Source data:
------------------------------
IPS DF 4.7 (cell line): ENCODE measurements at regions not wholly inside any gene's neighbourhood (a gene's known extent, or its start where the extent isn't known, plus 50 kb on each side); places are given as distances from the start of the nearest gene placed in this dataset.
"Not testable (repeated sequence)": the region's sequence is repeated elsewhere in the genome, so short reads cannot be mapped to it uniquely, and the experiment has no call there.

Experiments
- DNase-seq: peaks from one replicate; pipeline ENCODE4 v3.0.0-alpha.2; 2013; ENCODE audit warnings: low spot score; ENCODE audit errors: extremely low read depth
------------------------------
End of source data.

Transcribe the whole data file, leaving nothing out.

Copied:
IPS DF 4.7 (cell line): ENCODE measurements at regions not wholly inside any gene's neighbourhood (a gene's known extent, or its start where the extent isn't known, plus 50 kb on each side); places are given as distances from the start of the nearest gene placed in this dataset.
"Not testable (repeated sequence)": the region's sequence is repeated elsewhere in the genome, so short reads cannot be mapped to it uniquely, and the experiment has no call there.

Experiments
- DNase-seq: peaks from one replicate; pipeline ENCODE4 v3.0.0-alpha.2; 2013; ENCODE audit warnings: low spot score; ENCODE audit errors: extremely low read depth